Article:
That’s it. To make them tastier, Ryon suggests putting them in the freezer for two days so that the flavor from the filling is infused into the shell.

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Le Parfait Paris Strawberry Macarons

Yield: 20 to 30 macarons, depending on how large you make them

Ingredients

210 grams powdered sugar
125 grams almond flour
3 eggs, separated (save the yolks for another use)
30 grams sugar
Water–enough to just wet the sugar
1 teaspoon natural red food coloring
10 grams coarse finishing sugar
1 drop of red food coloring
225 grams fresh strawberries
3 teaspoons water
1 gram agar agar
50 grams Valrhonna Dark chocolate or other high-quality chocolate

Directions

Pre-heat the oven to 300˚ F.

Mix and sift the powdered sugar and almond flour.

In a stand mixer, begin whipping the egg whites. While the whites are being beaten, combine the sugar and water in a pan and place over heat to make a simple syrup. When the syrup starts boiling, remove from heat and slowly incorporate it into the beating egg whites. When the mixture is fully incorporated, stop the mixer and set the egg white mixture aside.

Add the food coloring to the almond flour/powdered sugar mixture. Now gently mix in the egg white mixture, a little at a time, using a bench scraper. Don’t over-mix. The texture should be soft and thick and pour like a ribbon. Combine the coarse finishing sugar with the food coloring and set aside.

Gently place the cookie mixture into a piping bag with a #2 tip. Pipe into small round discs on a sheet pan covered with either silpat or parchment paper. Sprinkle with the coarse finishing sugar. Let the cookie shells rest for 20 to 30 minutes until the surface goes from shiny and glossy to matte.

Put them in the oven and bake for 16 minutes if small, 20 minutes if large.

While the shells bake, make the filling. Dice the strawberries and place them in a pot with the water and agar agar. Cook for 10 minutes on high. Use an immersion blender to puree. Let cool.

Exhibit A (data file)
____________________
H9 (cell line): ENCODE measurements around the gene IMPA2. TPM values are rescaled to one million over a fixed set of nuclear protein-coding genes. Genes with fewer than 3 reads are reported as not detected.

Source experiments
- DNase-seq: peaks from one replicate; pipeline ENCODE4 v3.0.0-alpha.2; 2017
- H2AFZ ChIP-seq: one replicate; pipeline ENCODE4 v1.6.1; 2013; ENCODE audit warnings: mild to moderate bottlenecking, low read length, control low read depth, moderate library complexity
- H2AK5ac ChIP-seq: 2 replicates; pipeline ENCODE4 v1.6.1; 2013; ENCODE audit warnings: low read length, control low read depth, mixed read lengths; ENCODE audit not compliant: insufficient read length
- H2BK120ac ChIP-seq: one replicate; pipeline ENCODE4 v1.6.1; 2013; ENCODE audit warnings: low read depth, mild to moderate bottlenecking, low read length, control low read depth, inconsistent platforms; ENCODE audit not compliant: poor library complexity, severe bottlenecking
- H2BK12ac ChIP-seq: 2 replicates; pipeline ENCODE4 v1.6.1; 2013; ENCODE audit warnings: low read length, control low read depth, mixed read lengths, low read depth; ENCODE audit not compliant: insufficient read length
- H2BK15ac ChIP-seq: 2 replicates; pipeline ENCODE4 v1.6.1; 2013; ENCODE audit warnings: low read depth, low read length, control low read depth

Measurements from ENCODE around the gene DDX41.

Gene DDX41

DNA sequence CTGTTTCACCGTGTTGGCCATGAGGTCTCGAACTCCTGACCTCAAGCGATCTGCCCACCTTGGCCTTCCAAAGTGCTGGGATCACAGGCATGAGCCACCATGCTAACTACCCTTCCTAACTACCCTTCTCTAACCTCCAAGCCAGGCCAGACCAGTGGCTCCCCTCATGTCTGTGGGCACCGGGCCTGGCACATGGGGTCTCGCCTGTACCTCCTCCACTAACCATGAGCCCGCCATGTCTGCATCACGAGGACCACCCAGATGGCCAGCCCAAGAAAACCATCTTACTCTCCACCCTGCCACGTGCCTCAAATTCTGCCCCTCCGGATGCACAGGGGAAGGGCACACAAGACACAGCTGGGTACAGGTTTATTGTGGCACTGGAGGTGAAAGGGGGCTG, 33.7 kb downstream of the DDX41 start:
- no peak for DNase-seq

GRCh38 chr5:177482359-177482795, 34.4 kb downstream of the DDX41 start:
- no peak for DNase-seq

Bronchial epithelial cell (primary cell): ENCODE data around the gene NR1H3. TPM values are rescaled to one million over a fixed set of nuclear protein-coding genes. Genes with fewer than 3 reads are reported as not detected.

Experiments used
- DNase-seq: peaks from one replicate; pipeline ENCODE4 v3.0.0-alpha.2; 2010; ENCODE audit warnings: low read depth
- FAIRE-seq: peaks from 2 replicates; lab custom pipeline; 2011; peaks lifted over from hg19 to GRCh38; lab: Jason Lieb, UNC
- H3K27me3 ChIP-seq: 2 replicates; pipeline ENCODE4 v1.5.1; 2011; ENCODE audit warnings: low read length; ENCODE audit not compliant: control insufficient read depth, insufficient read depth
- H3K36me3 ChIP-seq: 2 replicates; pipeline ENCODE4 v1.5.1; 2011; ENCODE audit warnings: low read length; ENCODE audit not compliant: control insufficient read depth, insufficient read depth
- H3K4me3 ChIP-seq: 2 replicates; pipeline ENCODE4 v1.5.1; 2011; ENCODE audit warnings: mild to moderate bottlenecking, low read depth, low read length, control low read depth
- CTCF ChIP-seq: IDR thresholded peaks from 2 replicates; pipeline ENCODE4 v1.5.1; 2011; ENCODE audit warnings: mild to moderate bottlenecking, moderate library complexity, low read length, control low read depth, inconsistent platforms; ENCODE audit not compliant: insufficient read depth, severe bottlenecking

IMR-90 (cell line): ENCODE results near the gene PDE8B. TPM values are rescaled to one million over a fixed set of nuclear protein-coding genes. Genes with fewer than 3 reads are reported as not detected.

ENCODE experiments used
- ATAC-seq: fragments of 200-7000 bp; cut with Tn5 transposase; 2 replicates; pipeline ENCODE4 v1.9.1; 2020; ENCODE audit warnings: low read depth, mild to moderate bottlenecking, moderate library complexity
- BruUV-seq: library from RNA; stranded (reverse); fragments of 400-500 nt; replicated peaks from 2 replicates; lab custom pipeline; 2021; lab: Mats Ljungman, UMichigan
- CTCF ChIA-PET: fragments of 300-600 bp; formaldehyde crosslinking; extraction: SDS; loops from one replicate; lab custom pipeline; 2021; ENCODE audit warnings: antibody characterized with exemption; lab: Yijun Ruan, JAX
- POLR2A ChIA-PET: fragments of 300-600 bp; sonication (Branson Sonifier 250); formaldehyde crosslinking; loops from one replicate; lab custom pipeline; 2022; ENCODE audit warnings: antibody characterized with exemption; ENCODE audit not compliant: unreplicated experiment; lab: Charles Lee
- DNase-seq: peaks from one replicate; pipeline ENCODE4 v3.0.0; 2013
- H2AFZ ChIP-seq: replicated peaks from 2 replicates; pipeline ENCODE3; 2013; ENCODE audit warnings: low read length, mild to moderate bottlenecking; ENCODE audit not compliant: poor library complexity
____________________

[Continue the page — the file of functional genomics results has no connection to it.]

Remove the shells from the oven and let cool.

When ready to assemble, use a thumb to gently press into the flat side of half the shells to create an indentation. Fill a piping bag, using a #2 tip, with the strawberry filling. Pipe about a teaspoon of the filling onto the indented shells. Then cover with the flat side of a non-indented shell.

At this point you can melt chocolate in a double boiler. Then dip half the cookie into the chocolate and place on a sheet topped with wax paper. Let rest until the chocolate has cooled and set.

Freeze cookies for two days before serving.

Have you ever made macarons? What’s your go-to dessert recipe that you are proud to have mastered?

Not an APPCA member? Now’s the perfect time to join! Go to personalchef.com to learn about all the benefits that come with membership.

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Caron Golden

About 

Founder of premier organization of personal chefs inspires students to follow their dreams of culinary entrepreneurship.

Candy Wallace, executive director of the American Personal & Private Chef Association (APPCA), today was recognized by Sullivan University’s National Center for Hospitality Studies as its 33rd Distinguished Guest Chef.